In addition, mining companies and the respective government representatives, International Seabed Authority and key speakers from SOPAC gave us a clear and in-depth knowledge and understanding of issues dealing with DSM laws, geology and the DSM technologies.  I now have a fair knowledge of deep sea minerals, how mining companies carry out exploration activities in the sea floor, what kinds of equipment they use, the money used to do their work and the risks involved. 

The KIOST’s presentation showed us clearly how they will use their technology to mitigate risks particularly in an event the slurry pipe breaks midway up or down in the ocean.  However, I am not happy with their plans to pump the waste back to the sea.  Neptune also emphasized the process of taking small steps one at a time to ensure that their activities do not cause negative impact to the environment but did not show us the kind of technology they plan to use in DSM.  Nautilus’s presentation showed part of a equipment left in the sea which was found some years later when doing the exploration in the same area.  This is not a good sign and an indicator of careless work attitude. 

Benefits achieved:

This workshop helped me gain more knowledge about deep sea mining, contract law and techniques for negotiation.   I learned about the geology of the earth and the deep sea minerals from Akuila Tawake’s (SOPAC) presentation which was also complemented by Jang Wan Bang’s (KIOST) presentations.   I must also commend Nautilus, KIOST, and Neptune for taking a due diligent process in dealing with the DSM industry.  Speaking to Jang Wang Bang, he pointed out that they will operate within the laws of the State.  That once again brings to attention the need for all Pacific Island nations to ensure that all their Laws, Procedures, Policies, and Strategies MUST be in place prior to issuing exploration and exploitation licenses to DSM companies.  We cannot totally blame DSM companies if we fail to do our part.  As a civil society representative, I am happy that I was able to get our precautionary principle and due diligent messages across to the rest of the participants.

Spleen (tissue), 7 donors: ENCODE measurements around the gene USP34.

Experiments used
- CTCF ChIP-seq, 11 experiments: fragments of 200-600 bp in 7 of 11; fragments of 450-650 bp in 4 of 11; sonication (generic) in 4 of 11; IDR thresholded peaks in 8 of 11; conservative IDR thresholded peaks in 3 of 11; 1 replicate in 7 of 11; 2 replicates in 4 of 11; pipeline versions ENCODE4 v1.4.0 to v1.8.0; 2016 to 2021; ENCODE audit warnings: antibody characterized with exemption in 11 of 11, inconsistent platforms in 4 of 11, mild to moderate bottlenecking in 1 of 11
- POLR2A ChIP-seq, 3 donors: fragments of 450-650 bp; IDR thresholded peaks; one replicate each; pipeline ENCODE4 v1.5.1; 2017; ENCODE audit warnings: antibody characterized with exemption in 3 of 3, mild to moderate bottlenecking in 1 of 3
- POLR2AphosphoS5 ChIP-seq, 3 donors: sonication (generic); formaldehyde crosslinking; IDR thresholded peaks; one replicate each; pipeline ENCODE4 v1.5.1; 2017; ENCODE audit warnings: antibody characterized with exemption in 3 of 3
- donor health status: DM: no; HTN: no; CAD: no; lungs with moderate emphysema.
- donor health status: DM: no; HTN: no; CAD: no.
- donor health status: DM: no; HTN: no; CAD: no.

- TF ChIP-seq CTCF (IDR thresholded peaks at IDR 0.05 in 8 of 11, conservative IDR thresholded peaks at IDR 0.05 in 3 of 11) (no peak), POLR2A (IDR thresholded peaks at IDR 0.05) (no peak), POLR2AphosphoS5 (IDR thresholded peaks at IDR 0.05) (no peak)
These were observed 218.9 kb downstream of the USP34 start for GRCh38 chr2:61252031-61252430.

The setbacks:

The Pacific- ACP States Regional Legislative and Regulatory Framework for Deep Sea Minerals Exploration and Exploitation and the Precautionary Approach In A Deep Sea Mining Content reports,
 should have been sent out to all the participants a month early and not a few weeks before the workshop.   That would give us sufficient time to read and also gauge the views from other stakeholders prior to attending this workshop.

Recommendations for improvement:

I recommend that SOPAC should send us key documents in advance – a month or two leading up to the workshop.  This will give us ample time to gauge views from other members prior to attending the workshop.

Message:

I call on all Pacific Island nations to follow the due diligent and the Precautionary Approach in DSM.  We MUST not rush into DSM as we are not living on life support.  We are a resilient breed of people who have sailed our open seas with sailing canoes and without compass, climbed the tallest and rugged mountains on bare foot, and swam across fast flowing rivers and lakes full of crocodiles, snakes and other dangerous wild animals without safety gears.  Not even the mosquitoes were able to wipe us out of the face of the earth.  We lived off our seas, rivers, lakes and oceans using rudimentary tools for more than 50,000 years.  Who said we will die now if there’s no deep sea mining.  Our land, sea, air and water is our life.  Caution: Don’t Rush. Haste Brings Waste! 

Malo 'au pito

Wenceslaus Magun
The National Coordinator
Mas Kagin Tapani (MKT)